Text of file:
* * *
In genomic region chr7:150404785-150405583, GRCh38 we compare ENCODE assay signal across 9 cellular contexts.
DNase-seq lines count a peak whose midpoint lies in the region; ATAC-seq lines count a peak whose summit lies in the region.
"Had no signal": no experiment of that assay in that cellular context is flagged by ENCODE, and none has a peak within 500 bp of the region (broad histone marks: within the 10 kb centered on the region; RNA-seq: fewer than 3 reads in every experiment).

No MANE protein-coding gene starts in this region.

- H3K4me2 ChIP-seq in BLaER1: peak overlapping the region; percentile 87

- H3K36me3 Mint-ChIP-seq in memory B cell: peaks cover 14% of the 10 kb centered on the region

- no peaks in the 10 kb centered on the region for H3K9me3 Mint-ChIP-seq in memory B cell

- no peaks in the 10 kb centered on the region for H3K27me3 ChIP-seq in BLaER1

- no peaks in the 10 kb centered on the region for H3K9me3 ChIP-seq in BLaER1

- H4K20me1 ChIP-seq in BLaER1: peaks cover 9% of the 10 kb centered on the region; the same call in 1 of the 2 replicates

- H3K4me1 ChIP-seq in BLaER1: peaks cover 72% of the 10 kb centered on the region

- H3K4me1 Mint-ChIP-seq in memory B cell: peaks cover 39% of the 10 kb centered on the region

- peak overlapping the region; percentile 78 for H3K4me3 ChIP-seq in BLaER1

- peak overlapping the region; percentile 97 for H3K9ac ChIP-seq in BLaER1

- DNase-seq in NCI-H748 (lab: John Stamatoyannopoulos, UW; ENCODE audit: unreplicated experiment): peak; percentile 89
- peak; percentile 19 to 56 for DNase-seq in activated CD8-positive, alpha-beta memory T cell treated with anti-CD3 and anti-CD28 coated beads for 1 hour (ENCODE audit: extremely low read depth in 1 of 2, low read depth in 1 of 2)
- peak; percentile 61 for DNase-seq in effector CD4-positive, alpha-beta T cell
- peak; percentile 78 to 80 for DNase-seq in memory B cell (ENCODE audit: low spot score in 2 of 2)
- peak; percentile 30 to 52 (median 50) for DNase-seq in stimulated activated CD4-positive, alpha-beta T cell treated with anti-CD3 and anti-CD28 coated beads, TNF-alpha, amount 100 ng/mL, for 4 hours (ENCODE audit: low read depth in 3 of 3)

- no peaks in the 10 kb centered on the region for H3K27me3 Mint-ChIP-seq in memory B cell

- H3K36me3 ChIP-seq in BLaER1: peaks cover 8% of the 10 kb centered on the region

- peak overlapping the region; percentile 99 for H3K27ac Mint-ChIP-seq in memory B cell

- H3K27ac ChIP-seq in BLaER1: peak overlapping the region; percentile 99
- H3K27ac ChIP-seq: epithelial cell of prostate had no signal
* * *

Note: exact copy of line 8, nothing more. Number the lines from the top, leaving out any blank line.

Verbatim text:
- no peaks in the 10 kb centered on the region for H3K27me3 ChIP-seq in BLaER1